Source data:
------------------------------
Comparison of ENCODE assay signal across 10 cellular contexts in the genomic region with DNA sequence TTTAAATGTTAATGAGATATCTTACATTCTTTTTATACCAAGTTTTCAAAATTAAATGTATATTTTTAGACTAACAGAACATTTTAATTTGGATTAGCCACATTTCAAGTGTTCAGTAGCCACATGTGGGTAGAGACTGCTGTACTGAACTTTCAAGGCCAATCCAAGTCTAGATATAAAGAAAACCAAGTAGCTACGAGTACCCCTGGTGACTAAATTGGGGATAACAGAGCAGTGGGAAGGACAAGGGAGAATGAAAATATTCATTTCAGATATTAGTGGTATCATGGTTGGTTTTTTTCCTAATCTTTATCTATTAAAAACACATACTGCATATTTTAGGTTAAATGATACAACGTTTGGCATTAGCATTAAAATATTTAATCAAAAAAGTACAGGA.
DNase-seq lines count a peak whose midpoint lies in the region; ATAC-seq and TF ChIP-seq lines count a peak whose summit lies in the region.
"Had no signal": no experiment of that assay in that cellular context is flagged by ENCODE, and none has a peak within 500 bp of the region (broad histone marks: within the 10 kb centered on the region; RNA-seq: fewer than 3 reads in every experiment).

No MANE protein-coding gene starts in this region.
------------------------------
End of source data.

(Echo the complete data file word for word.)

Comparison of ENCODE assay signal across 10 cellular contexts in the genomic region with DNA sequence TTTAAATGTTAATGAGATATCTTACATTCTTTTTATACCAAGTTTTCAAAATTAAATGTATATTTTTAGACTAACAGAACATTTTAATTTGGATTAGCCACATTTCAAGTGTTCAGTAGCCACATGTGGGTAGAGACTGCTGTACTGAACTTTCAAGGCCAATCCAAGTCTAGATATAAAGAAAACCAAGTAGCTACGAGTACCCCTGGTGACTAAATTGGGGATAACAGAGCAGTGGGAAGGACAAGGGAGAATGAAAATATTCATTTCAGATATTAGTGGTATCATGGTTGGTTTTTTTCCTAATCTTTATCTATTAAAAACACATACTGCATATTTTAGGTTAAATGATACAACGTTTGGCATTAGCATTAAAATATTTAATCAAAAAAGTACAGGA.
DNase-seq lines count a peak whose midpoint lies in the region; ATAC-seq and TF ChIP-seq lines count a peak whose summit lies in the region.
"Had no signal": no experiment of that assay in that cellular context is flagged by ENCODE, and none has a peak within 500 bp of the region (broad histone marks: within the 10 kb centered on the region; RNA-seq: fewer than 3 reads in every experiment).

No MANE protein-coding gene starts in this region.